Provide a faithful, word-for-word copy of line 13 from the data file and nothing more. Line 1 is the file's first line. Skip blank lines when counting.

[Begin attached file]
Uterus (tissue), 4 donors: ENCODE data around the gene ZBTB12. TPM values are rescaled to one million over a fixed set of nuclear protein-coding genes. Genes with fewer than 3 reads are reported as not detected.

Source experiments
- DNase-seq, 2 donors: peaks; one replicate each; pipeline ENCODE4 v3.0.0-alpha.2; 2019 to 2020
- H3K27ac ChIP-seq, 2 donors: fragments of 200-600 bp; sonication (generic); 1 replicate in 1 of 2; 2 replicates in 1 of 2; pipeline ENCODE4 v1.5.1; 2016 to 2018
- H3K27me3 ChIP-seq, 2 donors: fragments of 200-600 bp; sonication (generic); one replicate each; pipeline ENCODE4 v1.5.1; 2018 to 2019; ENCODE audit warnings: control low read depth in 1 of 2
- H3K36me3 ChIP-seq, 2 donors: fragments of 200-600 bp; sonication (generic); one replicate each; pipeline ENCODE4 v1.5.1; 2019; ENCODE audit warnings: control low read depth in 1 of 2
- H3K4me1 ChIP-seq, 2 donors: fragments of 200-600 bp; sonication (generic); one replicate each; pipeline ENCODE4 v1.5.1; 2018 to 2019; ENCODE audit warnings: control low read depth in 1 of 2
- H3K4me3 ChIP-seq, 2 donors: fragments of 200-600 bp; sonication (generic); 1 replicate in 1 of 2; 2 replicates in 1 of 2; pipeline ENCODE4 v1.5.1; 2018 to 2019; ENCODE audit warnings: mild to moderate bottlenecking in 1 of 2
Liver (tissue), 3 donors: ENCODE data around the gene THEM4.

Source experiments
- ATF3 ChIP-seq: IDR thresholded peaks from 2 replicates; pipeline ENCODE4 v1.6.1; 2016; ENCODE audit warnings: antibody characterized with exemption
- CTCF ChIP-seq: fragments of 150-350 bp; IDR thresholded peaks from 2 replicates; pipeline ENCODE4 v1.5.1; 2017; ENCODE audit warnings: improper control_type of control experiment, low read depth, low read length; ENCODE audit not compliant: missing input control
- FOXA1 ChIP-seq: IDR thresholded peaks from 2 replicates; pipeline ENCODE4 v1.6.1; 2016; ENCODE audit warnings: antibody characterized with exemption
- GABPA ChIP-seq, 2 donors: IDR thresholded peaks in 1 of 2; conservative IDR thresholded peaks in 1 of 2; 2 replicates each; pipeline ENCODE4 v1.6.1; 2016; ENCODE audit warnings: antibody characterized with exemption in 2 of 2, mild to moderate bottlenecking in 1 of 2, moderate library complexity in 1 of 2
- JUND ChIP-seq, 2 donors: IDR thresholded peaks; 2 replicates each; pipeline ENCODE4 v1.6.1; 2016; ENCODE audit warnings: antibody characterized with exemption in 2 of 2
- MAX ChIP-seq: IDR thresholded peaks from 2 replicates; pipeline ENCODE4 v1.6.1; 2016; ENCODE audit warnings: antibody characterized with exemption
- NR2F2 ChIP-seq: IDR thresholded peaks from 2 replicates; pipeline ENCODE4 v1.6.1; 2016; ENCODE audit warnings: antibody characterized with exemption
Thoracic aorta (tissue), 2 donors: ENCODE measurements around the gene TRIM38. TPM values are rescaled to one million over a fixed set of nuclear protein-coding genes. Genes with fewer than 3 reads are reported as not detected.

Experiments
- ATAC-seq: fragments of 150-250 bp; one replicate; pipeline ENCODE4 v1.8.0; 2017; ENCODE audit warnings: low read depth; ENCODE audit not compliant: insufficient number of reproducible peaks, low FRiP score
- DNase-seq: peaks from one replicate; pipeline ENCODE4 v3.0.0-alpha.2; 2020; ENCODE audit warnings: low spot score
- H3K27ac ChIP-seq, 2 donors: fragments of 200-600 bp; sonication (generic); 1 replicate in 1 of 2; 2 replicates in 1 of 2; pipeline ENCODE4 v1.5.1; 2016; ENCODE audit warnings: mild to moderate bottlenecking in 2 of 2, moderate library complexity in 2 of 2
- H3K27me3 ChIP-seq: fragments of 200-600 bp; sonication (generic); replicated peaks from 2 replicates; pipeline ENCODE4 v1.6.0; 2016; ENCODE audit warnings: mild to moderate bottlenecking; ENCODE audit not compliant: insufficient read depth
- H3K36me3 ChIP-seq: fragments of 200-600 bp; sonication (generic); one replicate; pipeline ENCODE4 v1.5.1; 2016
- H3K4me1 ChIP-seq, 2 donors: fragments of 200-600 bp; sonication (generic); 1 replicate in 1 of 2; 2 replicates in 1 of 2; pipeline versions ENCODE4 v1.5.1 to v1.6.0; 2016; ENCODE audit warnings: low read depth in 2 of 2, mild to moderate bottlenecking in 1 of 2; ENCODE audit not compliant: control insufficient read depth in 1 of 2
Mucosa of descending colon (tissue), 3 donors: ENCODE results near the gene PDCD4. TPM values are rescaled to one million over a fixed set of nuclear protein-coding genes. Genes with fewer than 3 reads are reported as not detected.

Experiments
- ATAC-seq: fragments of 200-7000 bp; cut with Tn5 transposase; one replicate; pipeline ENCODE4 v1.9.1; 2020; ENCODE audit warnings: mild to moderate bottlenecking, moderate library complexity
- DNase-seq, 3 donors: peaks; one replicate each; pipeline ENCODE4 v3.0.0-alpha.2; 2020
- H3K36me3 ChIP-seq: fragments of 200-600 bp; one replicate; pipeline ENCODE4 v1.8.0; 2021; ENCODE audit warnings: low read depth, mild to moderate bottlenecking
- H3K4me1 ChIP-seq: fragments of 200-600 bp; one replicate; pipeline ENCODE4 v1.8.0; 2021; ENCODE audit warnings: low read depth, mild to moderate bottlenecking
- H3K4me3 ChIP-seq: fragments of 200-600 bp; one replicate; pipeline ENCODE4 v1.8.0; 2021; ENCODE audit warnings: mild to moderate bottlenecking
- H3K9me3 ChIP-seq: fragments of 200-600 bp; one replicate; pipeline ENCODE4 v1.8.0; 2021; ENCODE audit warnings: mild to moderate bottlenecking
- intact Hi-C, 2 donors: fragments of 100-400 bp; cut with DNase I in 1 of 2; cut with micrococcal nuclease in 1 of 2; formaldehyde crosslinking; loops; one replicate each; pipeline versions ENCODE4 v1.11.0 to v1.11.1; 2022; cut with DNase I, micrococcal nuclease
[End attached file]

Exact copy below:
- FOXA1 ChIP-seq: IDR thresholded peaks from 2 replicates; pipeline ENCODE4 v1.6.1; 2016; ENCODE audit warnings: antibody characterized with exemption